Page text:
What You Should Know Before Applying for Institutional Medicaid

If you’ve already sat down with your estate planning lawyer in New Jersey and still have questions about what Medicaid will pay for when it comes to long term care, advanced planning can help to address many of your concerns and questions directly.

If you need to go to a specialist’s office or a doctor, Medicare will most likely pay for these services, whereas Medicaid will pay second by covering co-payments, co-insurances, and deductibles.

However, when going into a nursing home for long term care, it is important that you understand how Medicaid operates. There are a few things you should know before initiating an application for institutional Medicaid. These include:

  • That you will still be able to keep a small portion of your income as a personal allowance although this amount varies from one state to another and should be discussed with your estate planning lawyer.
  • The program will look at you and your spouse’s individual situation when it comes to counting your assets and your income.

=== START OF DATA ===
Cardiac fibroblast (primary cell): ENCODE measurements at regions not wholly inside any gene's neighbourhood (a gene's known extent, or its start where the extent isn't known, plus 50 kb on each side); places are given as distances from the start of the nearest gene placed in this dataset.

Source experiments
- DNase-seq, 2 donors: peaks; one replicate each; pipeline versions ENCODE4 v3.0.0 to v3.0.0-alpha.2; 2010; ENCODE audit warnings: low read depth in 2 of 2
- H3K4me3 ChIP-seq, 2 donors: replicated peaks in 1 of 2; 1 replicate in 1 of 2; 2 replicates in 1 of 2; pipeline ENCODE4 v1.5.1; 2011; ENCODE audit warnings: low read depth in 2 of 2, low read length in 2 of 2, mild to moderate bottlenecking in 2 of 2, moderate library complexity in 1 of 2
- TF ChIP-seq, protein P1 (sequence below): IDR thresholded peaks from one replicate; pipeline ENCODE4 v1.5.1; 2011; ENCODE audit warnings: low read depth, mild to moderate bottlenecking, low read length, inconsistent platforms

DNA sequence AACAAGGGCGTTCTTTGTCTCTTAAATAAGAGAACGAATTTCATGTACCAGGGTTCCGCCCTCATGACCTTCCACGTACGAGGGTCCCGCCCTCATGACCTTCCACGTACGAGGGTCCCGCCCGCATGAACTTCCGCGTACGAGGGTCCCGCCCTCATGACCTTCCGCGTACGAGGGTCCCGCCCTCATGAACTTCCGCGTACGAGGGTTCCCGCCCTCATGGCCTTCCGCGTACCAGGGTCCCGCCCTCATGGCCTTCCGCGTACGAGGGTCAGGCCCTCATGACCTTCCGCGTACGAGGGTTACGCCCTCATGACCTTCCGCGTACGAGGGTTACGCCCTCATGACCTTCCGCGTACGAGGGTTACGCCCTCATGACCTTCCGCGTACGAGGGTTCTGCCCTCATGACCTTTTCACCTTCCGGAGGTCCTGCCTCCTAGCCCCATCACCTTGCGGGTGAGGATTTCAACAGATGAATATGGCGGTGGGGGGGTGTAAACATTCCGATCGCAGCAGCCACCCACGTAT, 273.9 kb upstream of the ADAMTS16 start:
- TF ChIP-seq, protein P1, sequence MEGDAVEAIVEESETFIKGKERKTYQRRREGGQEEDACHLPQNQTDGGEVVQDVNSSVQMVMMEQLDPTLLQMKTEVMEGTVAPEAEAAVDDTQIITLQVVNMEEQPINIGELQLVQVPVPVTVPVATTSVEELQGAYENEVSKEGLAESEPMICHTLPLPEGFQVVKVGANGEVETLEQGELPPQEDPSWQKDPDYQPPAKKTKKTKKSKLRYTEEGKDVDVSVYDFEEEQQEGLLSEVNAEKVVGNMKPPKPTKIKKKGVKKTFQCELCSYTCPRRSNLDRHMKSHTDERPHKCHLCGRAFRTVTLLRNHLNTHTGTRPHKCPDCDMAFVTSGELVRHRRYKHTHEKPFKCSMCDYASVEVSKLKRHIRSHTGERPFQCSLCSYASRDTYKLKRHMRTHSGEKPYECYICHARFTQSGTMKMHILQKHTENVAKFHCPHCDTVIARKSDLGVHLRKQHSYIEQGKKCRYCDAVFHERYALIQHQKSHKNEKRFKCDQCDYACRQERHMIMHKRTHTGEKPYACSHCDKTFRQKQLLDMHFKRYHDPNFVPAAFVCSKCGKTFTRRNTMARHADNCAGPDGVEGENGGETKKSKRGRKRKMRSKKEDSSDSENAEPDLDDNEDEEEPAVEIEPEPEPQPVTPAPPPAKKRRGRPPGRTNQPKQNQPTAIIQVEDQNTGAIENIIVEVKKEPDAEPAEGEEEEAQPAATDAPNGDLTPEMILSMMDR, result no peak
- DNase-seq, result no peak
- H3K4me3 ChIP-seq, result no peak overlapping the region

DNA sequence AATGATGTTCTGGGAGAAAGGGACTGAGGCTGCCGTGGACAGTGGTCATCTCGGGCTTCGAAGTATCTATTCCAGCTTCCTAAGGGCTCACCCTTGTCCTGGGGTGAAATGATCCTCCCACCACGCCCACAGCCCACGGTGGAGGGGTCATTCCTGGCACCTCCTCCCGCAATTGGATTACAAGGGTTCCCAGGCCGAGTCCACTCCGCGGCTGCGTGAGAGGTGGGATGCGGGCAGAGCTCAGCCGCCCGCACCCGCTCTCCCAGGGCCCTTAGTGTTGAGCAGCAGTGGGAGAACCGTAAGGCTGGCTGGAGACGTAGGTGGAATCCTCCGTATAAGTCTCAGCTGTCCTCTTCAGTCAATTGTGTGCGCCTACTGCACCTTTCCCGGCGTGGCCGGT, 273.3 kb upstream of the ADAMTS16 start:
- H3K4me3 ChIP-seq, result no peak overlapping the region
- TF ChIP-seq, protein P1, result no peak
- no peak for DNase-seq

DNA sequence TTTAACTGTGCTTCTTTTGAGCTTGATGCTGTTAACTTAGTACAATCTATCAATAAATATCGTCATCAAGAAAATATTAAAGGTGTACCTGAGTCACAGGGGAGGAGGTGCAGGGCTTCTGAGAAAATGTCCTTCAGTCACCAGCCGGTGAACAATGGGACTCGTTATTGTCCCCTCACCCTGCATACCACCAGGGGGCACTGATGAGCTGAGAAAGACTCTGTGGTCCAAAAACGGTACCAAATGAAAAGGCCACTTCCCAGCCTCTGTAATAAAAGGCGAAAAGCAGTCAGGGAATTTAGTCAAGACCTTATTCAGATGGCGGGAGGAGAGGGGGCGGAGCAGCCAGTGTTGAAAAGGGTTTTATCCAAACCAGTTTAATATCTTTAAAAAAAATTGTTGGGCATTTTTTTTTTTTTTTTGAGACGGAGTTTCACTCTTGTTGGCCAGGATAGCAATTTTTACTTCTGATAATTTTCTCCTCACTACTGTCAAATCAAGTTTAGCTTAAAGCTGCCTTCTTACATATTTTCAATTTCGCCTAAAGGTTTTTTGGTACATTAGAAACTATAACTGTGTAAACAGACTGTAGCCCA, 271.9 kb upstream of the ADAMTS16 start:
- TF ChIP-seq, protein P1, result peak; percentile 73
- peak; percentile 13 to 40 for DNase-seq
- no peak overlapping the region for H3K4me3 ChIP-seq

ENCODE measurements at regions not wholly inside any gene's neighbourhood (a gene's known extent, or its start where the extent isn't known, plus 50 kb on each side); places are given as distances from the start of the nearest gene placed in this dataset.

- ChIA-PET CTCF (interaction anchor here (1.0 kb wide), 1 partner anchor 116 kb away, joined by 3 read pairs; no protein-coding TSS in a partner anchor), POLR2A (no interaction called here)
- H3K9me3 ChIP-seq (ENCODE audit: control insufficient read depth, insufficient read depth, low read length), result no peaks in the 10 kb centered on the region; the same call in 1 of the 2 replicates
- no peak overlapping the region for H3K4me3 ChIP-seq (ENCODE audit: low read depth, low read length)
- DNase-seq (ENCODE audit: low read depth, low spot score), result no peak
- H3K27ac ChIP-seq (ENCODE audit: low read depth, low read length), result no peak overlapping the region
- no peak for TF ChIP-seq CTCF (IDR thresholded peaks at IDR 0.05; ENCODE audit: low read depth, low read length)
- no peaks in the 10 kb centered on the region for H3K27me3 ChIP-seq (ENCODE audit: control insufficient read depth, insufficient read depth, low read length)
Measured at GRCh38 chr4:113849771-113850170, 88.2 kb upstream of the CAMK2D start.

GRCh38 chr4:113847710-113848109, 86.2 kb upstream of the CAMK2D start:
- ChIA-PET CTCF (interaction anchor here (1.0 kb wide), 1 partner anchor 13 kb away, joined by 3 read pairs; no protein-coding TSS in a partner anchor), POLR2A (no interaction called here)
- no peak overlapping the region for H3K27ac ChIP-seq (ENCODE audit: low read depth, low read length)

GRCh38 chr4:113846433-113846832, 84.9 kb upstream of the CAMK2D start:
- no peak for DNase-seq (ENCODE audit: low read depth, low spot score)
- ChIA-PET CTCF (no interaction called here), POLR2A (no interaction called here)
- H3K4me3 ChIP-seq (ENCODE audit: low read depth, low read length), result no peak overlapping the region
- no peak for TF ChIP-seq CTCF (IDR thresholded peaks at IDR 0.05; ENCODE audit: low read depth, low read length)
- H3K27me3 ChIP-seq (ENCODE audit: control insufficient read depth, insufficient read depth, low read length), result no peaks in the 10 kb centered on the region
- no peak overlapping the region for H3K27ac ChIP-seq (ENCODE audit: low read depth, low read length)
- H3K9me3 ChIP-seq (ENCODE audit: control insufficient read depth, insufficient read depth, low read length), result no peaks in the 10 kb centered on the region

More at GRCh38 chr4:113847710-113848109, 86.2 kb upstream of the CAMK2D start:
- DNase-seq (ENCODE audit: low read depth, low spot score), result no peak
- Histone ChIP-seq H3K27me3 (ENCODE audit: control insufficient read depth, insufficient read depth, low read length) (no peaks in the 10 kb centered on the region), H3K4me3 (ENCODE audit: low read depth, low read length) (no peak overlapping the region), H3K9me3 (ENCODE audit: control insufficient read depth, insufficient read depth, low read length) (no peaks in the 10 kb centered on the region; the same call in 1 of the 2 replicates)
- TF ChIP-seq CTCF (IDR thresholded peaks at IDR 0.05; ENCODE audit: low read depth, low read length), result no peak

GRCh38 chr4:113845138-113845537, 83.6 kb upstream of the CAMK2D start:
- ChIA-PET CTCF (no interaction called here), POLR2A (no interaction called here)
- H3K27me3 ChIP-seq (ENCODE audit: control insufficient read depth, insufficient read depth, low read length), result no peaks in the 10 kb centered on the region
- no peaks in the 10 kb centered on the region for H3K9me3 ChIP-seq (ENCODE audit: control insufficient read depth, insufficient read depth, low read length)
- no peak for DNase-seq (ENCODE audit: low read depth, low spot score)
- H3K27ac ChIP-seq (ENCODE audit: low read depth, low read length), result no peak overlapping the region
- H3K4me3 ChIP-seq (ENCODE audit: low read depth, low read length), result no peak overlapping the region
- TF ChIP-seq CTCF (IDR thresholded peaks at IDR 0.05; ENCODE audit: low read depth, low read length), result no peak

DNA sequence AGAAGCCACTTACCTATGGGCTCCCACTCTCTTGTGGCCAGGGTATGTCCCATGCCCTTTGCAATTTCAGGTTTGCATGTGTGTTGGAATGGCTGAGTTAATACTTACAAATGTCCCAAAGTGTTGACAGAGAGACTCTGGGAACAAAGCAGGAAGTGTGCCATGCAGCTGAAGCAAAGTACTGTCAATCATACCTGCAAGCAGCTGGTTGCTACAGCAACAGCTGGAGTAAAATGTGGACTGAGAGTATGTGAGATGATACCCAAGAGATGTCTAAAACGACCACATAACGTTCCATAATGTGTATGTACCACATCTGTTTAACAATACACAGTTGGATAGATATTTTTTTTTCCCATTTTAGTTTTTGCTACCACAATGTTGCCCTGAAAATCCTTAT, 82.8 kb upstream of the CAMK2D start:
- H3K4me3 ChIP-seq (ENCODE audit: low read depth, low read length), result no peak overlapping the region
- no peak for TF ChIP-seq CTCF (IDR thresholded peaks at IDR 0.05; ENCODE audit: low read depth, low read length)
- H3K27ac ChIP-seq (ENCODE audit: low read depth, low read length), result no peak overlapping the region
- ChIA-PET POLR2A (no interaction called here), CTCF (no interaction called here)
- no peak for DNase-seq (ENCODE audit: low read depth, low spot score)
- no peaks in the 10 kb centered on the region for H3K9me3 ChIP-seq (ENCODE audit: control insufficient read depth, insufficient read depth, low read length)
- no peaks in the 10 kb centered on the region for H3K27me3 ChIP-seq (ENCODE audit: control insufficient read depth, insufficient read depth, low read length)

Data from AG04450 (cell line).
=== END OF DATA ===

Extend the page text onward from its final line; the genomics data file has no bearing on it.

• Medicaid has a look back period in most states of up to five years, meaning that the state will count any assets that you transferred in the few most recent years when determining your eligibility.
  • You’ll need to discuss with your elder law attorney how owning your home could potentially impact your Medicaid eligibility and coverage.       

If you want more information about how to plan for Medicaid applications in the future, speaking to a dedicated estate planning attorney.

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